What does Malachi 1:6 mean?
ESV: “A son honors his father, and a servant his master. If then I am a father, where is my honor? And if I am a master, where is my fear? says the LORD of hosts to you, O priests, who despise my name. But you say, ‘How have we despised your name?’
NIV: A son honors his father, and a slave his master. If I am a father, where is the honor due me? If I am a master, where is the respect due me?' says the LORD Almighty. 'It is you priests who show contempt for my name. 'But you ask, 'How have we shown contempt for your name?'
NASB: ?‘A son honors his father, and a servant his master. Then if I am a father, where is My honor? And if I am a master, where is My respect?’ says the Lord of armies to you, the priests who despise My name! But you say, ‘How have we despised Your name?’
CSB: "A son honors his father, and a servant his master. But if I am a father, where is my honor? And if I am a master, where is your fear of me? says the Lord of Armies to you priests, who despise my name."Yet you ask, "How have we despised your name? "
NLT: The Lord of Heaven’s Armies says to the priests: 'A son honors his father, and a servant respects his master. If I am your father and master, where are the honor and respect I deserve? You have shown contempt for my name! 'But you ask, ‘How have we ever shown contempt for your name?’
KJV: A son honoureth his father, and a servant his master: if then I be a father, where is mine honour? and if I be a master, where is my fear? saith the LORD of hosts unto you, O priests, that despise my name. And ye say, Wherein have we despised thy name?
NKJV: “A son honors his father, And a servant his master. If then I am the Father, Where is My honor? And if I am a Master, Where is My reverence? Says the Lord of hosts To you priests who despise My name. Yet you say, ‘In what way have we despised Your name?’
Verse Commentary:
Normal human experience tells us that fathers ought to be respected by their sons. The same is true of those who serve with respect to their superiors. Since that's obvious between different people, it ought to be all the more obvious between people and God. There is no possible excuse for disrespect when the guilty ones are priests—the very people given the most knowledge of God and His expectations. This is similar to the accusation Jesus will make of Israel's religious leaders in Matthew chapter 23.

The allegation here is that these well-informed men are "despising" the name of God. As in verses 2 and 3, the extreme here is meant to show a contrast. The priests "despise" the name of God in the sense that they don't give Him the honor He is due. In addition, the response shows a lack of trust in God. The expression of doubt—"how?"—proves that Israel is not only far from God, they are indifferent to Him. They even doubt the truth of His words.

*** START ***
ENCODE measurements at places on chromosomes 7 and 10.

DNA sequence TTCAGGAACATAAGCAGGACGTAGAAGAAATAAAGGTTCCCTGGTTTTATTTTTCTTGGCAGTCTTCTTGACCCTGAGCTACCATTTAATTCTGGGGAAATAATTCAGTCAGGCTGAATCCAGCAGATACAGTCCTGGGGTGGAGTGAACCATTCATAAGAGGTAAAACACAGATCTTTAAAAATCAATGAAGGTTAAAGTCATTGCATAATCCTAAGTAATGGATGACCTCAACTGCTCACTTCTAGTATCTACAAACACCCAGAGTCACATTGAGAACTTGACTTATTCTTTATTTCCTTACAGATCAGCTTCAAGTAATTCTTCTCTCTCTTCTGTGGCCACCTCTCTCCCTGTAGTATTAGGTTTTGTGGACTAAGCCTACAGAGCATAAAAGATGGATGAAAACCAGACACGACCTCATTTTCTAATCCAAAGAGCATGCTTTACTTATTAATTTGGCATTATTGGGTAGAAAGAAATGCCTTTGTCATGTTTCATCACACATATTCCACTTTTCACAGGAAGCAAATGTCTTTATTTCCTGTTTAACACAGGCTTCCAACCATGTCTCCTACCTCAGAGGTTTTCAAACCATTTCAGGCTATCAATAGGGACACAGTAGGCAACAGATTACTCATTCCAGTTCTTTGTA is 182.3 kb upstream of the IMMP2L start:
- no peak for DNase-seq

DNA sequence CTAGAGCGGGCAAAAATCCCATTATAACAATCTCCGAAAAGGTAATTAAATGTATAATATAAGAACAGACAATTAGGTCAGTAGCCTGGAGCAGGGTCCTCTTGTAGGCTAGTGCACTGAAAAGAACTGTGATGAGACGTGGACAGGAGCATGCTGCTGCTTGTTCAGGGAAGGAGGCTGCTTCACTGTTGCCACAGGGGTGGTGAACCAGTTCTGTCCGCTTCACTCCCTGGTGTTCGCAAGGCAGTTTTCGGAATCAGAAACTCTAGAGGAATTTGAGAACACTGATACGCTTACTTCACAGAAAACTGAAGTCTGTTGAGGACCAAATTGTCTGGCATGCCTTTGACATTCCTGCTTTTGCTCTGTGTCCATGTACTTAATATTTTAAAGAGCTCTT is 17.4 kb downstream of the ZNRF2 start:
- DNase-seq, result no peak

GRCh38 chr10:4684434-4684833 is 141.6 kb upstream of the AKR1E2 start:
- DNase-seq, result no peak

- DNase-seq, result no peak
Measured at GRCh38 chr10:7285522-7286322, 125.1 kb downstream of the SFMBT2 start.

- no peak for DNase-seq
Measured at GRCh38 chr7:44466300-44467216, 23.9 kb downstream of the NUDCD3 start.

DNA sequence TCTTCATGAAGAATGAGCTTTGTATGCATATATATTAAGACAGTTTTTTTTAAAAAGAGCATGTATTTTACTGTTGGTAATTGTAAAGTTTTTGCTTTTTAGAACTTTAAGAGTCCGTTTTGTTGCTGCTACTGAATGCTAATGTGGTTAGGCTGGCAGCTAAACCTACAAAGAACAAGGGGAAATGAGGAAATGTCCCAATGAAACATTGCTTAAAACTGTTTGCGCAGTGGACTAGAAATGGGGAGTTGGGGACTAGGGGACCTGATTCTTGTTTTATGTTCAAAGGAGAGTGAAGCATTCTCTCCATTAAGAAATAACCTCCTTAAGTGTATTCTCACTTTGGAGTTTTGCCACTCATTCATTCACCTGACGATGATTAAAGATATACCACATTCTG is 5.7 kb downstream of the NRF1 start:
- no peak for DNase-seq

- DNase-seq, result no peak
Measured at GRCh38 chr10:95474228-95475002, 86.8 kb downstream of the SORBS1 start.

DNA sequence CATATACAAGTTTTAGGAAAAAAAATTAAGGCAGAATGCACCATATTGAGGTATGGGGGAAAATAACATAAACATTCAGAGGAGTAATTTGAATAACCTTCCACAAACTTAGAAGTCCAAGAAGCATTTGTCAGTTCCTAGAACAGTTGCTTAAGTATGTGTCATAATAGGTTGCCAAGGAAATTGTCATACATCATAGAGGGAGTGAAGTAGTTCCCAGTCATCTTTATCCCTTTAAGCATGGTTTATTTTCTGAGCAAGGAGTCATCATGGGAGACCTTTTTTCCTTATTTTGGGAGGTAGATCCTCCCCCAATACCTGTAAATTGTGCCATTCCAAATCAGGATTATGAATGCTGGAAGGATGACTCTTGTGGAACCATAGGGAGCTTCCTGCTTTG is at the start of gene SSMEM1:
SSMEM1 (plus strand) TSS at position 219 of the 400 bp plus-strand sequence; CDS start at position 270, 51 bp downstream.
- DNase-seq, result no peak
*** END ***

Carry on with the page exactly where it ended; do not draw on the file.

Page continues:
Verse 7 will explain the specific sin of the priesthood. The disrespect of the priests is summarized in their incorrect, apathetic sacrifices. Old Testament law was clear about the kind of offerings God expected (Leviticus 22:17–33). One modern application of this passage is to consider the obligations required of spiritual leaders (2 Peter 2:1). Church leaders are placed under higher scrutiny, since they have a great influence on the discipleship of others (James 3:1; Malachi 2:7).
Verse Context:
Malachi 1:6—2:9 is directed specifically at the priests of Israel. Despite having knowledge of the Old Testament Law, they are offering improper sacrifices to God. Instead of following the requirements for pure offerings, they are sacrificing animals so defective that a mere politician would not accept them. This shows their apathy and disrespect towards God. In response, God warns that He will be praised properly, even if it's by the Gentiles, even if it's in spite of His own chosen people. This includes a threat to humiliate the priesthood, if they don't lead the people as they have been instructed.
Chapter Summary:
Chapter 1 begins the first of three main messages in the book of Malachi. This is addressed to the priests, who have failed to do their duty. They are allowing improper sacrifices, they are not teaching the people, and they are acting in legalism and apathy. If the priests do not change, they will be under the curse of God. God's love for Israel is demonstrated by the counter-example of Edom. Edom's complete destruction was foretold in the book of Obadiah. This shows that God can punish disobedience with annihilation, but has not done so for Israel.
Chapter Context:
Malachi's structure is complex, and chapter divisions are not helpful in seeing the pattern. There are three primary messages in this book, the first running from Malachi 1:2 through Malachi 2:9. Most of chapter one is the first message, directed to the priests of Israel. This is an important first step, since the priests were responsible for teaching the people. Failures by the priests would inevitably lead to failures by the people. The second and third messages are delivered more generally to the nation of Israel.
Book Summary:
Malachi is the last message of prophecy given to Israel prior to 400 years of silence. Israel has rebuilt the temple, following the invasions of Babylon, but they are still under foreign oppression. Israel's spiritual condition, however, is dire. Hosea depicted Israel as prone to failure, but repentant. Later, Ezekiel exposed Israel's blatant disobedience. By the time of Malachi, Israel has passed into numbness and apathy. Unlike other Old Testament prophets, Malachi takes the form of a dialogue, where Israel responds to accusations as if unaware that they've occurred. The next prophetic voice from God would not come until the ministry of John the Baptist.
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